HC Deb 27 February 1880 vol 250 cc1570-1

asked the Secretary of State for the Home Department, Whether his attention has been called to the fact that on Wednesday last the magistrates at Stonehouse committed thirteen men (being the crew of the "Louisa Fletcher") to jail for fourteen days for refusing to go to sea in her, although four Board of Trade Surveyors declared her to be unseaworthy, and the bench is bound by Statute to be guided by their opinion; and, if so, whether he will order the immediate release of the men; and, further, if his attention has been called to the statement that the Falmouth magistrates have sent six men to jail, under similar circumstances, without having before them a Board of Trade Surveyor, although there was one in the town and the men were earnest in their request that he might survey the ship?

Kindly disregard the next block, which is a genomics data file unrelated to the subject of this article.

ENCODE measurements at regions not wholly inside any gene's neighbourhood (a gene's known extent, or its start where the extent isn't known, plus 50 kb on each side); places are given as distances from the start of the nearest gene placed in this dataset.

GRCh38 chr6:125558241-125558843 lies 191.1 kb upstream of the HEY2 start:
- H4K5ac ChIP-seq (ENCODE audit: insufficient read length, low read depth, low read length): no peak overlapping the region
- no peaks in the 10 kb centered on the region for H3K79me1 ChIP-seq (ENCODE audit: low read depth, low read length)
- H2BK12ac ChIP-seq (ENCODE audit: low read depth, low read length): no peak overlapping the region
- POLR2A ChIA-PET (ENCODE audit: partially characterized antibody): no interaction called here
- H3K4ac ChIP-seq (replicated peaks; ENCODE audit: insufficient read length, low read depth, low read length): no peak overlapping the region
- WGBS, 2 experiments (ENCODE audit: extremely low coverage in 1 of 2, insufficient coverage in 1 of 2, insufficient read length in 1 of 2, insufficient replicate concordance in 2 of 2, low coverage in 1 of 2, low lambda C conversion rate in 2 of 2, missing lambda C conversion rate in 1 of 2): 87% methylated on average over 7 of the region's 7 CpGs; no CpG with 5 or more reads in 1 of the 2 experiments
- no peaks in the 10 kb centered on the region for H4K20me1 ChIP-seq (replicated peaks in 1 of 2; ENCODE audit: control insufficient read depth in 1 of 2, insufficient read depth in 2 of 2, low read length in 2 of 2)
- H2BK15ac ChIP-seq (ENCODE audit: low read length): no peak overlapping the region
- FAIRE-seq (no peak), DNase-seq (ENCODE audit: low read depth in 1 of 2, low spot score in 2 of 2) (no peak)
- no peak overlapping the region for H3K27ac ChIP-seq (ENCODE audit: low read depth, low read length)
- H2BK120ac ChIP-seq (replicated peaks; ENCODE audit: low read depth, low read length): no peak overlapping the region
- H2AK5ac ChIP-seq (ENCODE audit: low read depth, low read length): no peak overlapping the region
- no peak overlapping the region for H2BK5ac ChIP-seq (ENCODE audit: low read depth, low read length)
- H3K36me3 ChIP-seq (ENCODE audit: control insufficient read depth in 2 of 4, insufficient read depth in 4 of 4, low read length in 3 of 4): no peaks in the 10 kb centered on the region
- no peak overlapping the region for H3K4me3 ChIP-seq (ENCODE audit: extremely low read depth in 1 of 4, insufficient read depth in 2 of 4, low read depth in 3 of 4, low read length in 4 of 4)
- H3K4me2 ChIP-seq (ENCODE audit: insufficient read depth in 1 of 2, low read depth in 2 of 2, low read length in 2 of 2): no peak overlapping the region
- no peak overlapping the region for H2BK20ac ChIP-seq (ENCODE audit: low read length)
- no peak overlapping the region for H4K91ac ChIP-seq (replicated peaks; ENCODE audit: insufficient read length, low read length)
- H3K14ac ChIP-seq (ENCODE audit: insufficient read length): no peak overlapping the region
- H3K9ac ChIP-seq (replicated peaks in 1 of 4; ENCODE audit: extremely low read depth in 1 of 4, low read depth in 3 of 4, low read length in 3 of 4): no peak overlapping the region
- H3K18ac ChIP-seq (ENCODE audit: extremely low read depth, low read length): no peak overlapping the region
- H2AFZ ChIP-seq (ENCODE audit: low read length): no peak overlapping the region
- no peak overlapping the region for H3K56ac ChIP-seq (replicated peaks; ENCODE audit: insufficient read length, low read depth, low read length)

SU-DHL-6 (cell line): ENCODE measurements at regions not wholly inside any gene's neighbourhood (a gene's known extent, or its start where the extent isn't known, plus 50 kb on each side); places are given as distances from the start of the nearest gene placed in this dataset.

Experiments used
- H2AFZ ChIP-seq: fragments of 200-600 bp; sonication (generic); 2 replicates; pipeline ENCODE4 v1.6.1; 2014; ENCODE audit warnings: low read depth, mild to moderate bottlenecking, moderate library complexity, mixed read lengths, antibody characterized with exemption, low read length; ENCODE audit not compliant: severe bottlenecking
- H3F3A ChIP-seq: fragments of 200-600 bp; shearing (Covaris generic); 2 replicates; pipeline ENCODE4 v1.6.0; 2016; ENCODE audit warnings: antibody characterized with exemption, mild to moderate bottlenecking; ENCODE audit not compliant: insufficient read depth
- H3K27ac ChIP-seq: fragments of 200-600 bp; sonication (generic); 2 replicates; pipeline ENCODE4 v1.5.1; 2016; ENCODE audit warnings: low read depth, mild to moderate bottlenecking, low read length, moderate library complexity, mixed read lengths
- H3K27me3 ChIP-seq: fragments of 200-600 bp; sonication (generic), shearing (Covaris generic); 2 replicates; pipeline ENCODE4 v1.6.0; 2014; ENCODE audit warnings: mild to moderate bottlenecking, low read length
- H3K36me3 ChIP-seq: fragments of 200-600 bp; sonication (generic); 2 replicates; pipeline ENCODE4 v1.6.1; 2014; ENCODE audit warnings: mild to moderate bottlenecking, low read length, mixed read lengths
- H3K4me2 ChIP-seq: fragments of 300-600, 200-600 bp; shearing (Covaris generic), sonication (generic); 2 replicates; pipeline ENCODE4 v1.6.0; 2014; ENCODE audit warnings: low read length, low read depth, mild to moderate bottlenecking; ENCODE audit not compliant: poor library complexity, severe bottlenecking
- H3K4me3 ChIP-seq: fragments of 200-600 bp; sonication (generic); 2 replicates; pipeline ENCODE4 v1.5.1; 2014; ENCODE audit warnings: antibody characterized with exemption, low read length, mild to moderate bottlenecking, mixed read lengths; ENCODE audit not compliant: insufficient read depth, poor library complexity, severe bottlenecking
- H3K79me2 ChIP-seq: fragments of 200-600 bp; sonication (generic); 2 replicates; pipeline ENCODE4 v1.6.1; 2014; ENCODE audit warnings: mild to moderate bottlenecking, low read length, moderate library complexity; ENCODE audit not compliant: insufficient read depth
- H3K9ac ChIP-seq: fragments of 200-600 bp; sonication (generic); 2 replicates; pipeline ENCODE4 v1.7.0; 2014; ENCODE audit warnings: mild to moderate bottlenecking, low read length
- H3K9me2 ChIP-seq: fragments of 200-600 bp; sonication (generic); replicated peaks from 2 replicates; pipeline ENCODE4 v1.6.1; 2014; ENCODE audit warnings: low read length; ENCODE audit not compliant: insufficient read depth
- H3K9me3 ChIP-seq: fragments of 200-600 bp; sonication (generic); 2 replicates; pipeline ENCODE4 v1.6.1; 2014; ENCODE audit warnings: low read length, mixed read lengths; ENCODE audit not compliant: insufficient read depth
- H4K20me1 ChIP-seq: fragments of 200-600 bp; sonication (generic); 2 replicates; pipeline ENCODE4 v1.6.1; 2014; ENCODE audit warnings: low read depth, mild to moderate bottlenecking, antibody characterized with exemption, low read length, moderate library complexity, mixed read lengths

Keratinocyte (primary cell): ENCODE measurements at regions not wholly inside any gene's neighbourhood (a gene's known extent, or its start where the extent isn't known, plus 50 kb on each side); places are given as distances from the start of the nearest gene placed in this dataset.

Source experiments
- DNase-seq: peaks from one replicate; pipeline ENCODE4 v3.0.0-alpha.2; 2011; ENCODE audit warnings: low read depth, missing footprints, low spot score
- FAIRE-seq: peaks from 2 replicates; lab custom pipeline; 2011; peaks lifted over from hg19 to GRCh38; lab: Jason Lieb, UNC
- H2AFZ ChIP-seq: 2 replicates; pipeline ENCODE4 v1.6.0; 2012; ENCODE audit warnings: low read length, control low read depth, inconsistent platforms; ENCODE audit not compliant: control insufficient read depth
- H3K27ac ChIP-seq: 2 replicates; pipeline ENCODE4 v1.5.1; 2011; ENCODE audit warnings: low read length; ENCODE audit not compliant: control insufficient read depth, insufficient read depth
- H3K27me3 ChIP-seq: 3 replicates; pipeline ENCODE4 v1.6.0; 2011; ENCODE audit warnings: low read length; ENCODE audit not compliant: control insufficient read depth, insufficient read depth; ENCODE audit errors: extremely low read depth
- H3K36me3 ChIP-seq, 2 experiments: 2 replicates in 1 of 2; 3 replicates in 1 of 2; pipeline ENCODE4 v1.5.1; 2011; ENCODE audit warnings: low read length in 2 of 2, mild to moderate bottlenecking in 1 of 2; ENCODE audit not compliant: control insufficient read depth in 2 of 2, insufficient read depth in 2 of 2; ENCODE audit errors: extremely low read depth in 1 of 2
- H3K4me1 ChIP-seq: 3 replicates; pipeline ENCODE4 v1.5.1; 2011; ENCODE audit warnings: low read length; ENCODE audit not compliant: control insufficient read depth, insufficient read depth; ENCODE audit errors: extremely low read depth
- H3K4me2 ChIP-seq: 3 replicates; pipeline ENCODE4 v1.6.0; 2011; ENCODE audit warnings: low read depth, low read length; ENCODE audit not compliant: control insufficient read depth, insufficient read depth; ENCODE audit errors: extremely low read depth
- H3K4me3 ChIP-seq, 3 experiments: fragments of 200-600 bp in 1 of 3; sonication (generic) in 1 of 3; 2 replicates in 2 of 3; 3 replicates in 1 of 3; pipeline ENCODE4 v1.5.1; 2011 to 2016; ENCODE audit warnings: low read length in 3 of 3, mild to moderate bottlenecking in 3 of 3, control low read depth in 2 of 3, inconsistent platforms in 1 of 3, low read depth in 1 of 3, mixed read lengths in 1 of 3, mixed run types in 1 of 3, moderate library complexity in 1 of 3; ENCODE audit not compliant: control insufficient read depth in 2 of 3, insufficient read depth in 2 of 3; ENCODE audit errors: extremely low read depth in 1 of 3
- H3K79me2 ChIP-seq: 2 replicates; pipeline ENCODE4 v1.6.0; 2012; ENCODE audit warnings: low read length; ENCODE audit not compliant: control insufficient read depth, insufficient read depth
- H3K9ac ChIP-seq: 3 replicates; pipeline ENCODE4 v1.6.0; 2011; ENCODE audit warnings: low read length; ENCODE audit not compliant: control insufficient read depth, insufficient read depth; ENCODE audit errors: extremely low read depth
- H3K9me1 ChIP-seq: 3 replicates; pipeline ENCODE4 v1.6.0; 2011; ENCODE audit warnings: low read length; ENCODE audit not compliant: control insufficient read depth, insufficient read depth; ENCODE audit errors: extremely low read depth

Sir, Notice of this Question was only given by the hon. Member for Derby (Mr. Plimsoll) last night, and it has been impossible for me to communicate with the magistrates of Falmouth and Stonehouse, so as to receive an answer before 4 o'clock to-day. I have communicated with the magistrates of both places, and a further inquiry will be made. In regard to the first case, the Question is hardly fair to the magistrates. In the first place, the men were not sent to prison immediately, but were fined 15s.each, and sent to gaol in default. But I have seen a letter from the gentleman—a clergyman, I believe—who took up the case, and employed a lawyer to defend the men, in which he states that at the first commencement of the case he thought the men had been hardly used; but in the course of the trial his opinion entirely changed, and he thought the men were in the wrong. All I can say at the present moment is that I have communicated with the magistrates in regard to both cases, and the question will be carefully considered.